Gordon Edes of ESPN has written a nice picture of the career arc and experiences that have taken Avon alumnus Juan Nieves from high school pitching phenom; to major league starter; to the second youngest pitcher ever to throw a no-hitter; to a career ended by injury at 22; to working up through the coaching ranks; and, now, to Red Sox staff as pitching coach.
Throughout the journey, Nieves has carried and drawn upon his Avon experiences. I heartily recommend the entire article.
“You’re 22 years old…the time is flying, and you’re having a great time. And then it’s over, in a flash,” Nieves told Edes.(ESPN)
Edes’ interview and observations provide a window into the lasting power of boarding school and prep school coaches- nicely covering what Nieves’ return to Boston and New England means to him personally.
Returning to New England is a homecoming of sorts as Nieves’ Avon experiences continue shaping his professional and personal life:
“It is 21 years later, and new Boston Red Sox pitching coach Juan Nieves is smiling, thinking about how great it will be to return to New England. It is a place this son of Puerto Rico considers his second home, having spent his teenage years attending Avon Old Farms, the all-boys prep school about 10 miles outside of Hartford, Conn. That’s why he loved pitching in Fenway Park, he said, even though that’s where he hung a curveball one night that Dwight Evans hit over the Monster, making him a 2-1 loser to Roger Clemens.
Going back to Boston, he said, always meant the chance to catch up with old friends, teammates and his former coach, Peter Evans, now retired. His Old Farms catcher? That would be Brian Conroy, now a top executive at a major financial investment firm. Not the typical company kept by a man whose father, Juan, raised cocks for cockfighting back home in San Juan, and whose mother, Iris, was a postal service worker for 30 years before dying of cancer.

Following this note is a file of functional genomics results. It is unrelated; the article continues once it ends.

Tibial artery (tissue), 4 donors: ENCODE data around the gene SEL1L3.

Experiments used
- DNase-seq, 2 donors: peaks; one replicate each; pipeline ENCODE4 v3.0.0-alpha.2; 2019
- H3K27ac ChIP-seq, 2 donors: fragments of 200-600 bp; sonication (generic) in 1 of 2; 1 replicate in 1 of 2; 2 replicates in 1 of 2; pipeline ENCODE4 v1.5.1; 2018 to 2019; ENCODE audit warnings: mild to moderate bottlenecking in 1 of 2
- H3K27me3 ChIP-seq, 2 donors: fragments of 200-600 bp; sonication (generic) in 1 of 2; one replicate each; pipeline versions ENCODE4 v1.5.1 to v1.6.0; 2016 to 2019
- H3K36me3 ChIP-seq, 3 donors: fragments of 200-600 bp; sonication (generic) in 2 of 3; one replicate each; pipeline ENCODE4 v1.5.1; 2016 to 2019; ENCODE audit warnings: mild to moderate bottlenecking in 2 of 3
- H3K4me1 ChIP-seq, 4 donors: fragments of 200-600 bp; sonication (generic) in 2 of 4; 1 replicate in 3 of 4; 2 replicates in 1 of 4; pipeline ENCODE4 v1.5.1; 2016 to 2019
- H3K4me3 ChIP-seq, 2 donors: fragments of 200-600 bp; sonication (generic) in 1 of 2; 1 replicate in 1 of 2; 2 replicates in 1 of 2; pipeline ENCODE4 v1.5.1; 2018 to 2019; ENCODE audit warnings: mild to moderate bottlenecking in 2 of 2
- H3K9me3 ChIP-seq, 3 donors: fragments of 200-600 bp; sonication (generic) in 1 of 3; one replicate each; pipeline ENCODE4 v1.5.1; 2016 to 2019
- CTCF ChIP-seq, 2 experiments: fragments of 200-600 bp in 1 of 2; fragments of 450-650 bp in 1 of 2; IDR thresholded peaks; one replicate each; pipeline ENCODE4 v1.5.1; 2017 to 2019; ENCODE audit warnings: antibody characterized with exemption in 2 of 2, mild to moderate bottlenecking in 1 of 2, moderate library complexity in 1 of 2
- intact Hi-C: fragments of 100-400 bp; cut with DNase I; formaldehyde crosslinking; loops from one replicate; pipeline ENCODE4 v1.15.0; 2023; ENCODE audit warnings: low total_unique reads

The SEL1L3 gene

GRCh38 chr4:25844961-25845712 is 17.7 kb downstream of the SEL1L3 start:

Yes, that was worlds colliding. Old Farms had sent its baseball team to play on the island, and Vic Power, the former big league first baseman who was a pied piper of sorts for aspiring baseball players on the island, had told the Old Farms coaches that he had a skinny, left-handed, 15-year-old pitcher who was equal to the challenge of moving to foreign climes and into the rarefied air of New England prepdom, and by the way, will win a few games for you, too.
‘He put his reputation on the line for me,’ Nieves said.
‘He’d say, ‘You never let me down,’’ Nieves said, adopting the deep, stern voice with which Power spoke to him. “He talked like that. ‘You never let me down.’It was anything but easy, but Nieves thrived at Old Farms. ‘Seamless,’ Conroy said of the transition. ‘Even in high school, he had an ‘old soul’ about him. Very mature, and he understood his talent and the obligations that came with it.’”(ESPN)